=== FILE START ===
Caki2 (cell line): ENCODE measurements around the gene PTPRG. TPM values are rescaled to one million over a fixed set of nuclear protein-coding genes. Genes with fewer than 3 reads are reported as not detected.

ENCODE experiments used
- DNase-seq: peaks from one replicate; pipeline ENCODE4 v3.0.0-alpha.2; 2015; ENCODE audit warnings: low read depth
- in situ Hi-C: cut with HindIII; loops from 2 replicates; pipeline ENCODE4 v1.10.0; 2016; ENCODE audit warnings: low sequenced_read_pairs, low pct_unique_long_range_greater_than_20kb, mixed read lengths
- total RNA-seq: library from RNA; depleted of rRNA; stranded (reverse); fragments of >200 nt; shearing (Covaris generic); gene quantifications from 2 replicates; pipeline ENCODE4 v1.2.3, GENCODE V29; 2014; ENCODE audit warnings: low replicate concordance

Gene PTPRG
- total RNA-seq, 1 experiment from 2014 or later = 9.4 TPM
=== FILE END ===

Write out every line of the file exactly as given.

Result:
Caki2 (cell line): ENCODE measurements around the gene PTPRG. TPM values are rescaled to one million over a fixed set of nuclear protein-coding genes. Genes with fewer than 3 reads are reported as not detected.

ENCODE experiments used
- DNase-seq: peaks from one replicate; pipeline ENCODE4 v3.0.0-alpha.2; 2015; ENCODE audit warnings: low read depth
- in situ Hi-C: cut with HindIII; loops from 2 replicates; pipeline ENCODE4 v1.10.0; 2016; ENCODE audit warnings: low sequenced_read_pairs, low pct_unique_long_range_greater_than_20kb, mixed read lengths
- total RNA-seq: library from RNA; depleted of rRNA; stranded (reverse); fragments of >200 nt; shearing (Covaris generic); gene quantifications from 2 replicates; pipeline ENCODE4 v1.2.3, GENCODE V29; 2014; ENCODE audit warnings: low replicate concordance

Gene PTPRG
- total RNA-seq, 1 experiment from 2014 or later = 9.4 TPM